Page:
Many audiophiles and music lovers dream of owning the best audio components, but don’t want to shell out as much as a luxury automobile to get them. What I like to find are components that approach the state-of-the-art, but are much more affordable, such as HiFiMan’s amazing Shangri-La Jr. electrostatic headphone system ($8000).
Electrostatic transducers have entranced me since I heard the original Quad loudspeakers many decades ago. I have owned several pairs of original Quad ESL-57 and ESL-63 speakers, and still enjoy a set of refurbished ESL-57s. The Quads bring the musical event closer to me than most other speakers do, but they can be somewhat difficult to drive and typically don’t plumb the subterranean depths, as many loudspeakers sporting dynamic drivers do. However, I find myself coming back to electrostats time and again because of their transparency, coherence, lightning-quick and focused transient response, clarity, and natural-sounding harmonics.
The Shangri-La Jr. electrostatic headphone system, including a tube amplifier, comes very close to the best audio systems I have heard, including HiFiMan’s own Shangri-La and Sennheiser’s HE 1. Both those state-of-the-art contenders cost over $50k, so the fact that the “Junior” gives up very little in sonic performance for considerably less money is quite an achievement.
Like the reference Shangri-La (which I’ll call “Senior”), Junior uses an ultra-thin, very low-mass diaphragm suspended between two oppositely charged stators that are rapidly charged and discharged to move the diaphragm back and forth, producing the remarkably coherent sound that only a single-driver system can provide. While a lot of the technology in the Junior headphone unit is similar to that of the Senior, it uses a smaller driver or diaphragm. According to designer Dr. Fang Bian, HiFiMan’s Founder and CEO, the Junior’s smaller circular-shaped driver is actually a bit faster than the Senior’s larger oval-shaped one. The nano-particle coating on both ultra-thin (less than 0.001mm) diaphragms is very evenly distributed to avoid hot spots, and the stators share similar materials. Both use sophisticated micro-mesh wire working in close proximity to the diaphragm to increase openness and minimize distortion, while also allowing extended frequency response from 7Hz to 120kHz. Overtones in the high frequencies are undistorted, enabling voices and instruments to sound more natural, while deep tones are extended and controlled.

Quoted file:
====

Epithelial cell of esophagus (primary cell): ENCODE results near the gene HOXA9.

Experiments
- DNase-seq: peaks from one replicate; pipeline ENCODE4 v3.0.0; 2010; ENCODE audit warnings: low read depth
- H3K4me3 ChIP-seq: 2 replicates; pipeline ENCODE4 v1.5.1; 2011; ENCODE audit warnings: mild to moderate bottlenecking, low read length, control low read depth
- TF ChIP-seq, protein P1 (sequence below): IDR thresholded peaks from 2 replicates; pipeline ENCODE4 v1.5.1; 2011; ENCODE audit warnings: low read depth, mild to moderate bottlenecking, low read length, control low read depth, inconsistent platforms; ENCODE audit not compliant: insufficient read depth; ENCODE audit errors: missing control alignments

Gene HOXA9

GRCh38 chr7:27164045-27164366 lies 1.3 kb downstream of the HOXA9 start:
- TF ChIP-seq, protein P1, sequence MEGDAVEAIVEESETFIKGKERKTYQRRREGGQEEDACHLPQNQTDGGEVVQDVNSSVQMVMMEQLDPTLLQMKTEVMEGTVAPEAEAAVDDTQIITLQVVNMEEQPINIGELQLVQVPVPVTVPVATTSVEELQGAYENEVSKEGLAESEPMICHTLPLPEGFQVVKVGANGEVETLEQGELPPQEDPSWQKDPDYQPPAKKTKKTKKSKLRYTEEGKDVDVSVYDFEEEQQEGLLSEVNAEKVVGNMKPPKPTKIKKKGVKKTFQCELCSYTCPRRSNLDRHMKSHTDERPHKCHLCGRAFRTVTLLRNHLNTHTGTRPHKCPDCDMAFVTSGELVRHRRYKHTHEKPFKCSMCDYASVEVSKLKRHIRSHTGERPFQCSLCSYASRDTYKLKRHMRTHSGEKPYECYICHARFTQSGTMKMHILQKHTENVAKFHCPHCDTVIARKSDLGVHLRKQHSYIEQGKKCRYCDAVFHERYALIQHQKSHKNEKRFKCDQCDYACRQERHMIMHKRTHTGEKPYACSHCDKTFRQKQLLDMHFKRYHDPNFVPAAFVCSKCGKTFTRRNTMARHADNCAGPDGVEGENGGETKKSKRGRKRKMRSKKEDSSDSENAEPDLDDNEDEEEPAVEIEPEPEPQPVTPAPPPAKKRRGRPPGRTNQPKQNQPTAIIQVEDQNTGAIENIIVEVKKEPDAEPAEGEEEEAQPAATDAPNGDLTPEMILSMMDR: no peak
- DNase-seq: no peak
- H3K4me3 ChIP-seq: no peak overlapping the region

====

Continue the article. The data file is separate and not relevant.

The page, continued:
Junior’s attractive amplifier is more compact and less ambitious than the awesome one provided with Senior, but it is still a honey. It borrows a similar circuit from the larger Senior amp’s design and also uses a stepped-attenuator volume control to keep the signal pure. While certainly not portable, the Junior amplifier is easily “luggable” and fits comfortably on a desk, tabletop, or nightstand. Its input stage, using four matched 6SN7N tubes, produces a wide soundstage and musicality in spades. The Junior amp is a hybrid, mating a Class A solid-state output stage with the tube input stage. It is able to drive difficult loads, and at the recent AXPONA show drove both the Shangri-La Senior and Junior simultaneously via its two five-pin electrostatic headphone jacks. Some show attendees plugged their Stax headphones into the amp and reported very good results. The Junior’s amp (available separately for $5000) is worthy of a separate review—it’s that good!
Shangri-La Junior and Senior share a lot of the same outstanding sonic attributes—particularly “see-through” transparency, startling clarity, low coloration, and lightning-fast transients without any smearing. It’s difficult for any multi-driver transducer to match the seamless coherency of Junior—as is apparent on demanding vocal and piano recordings.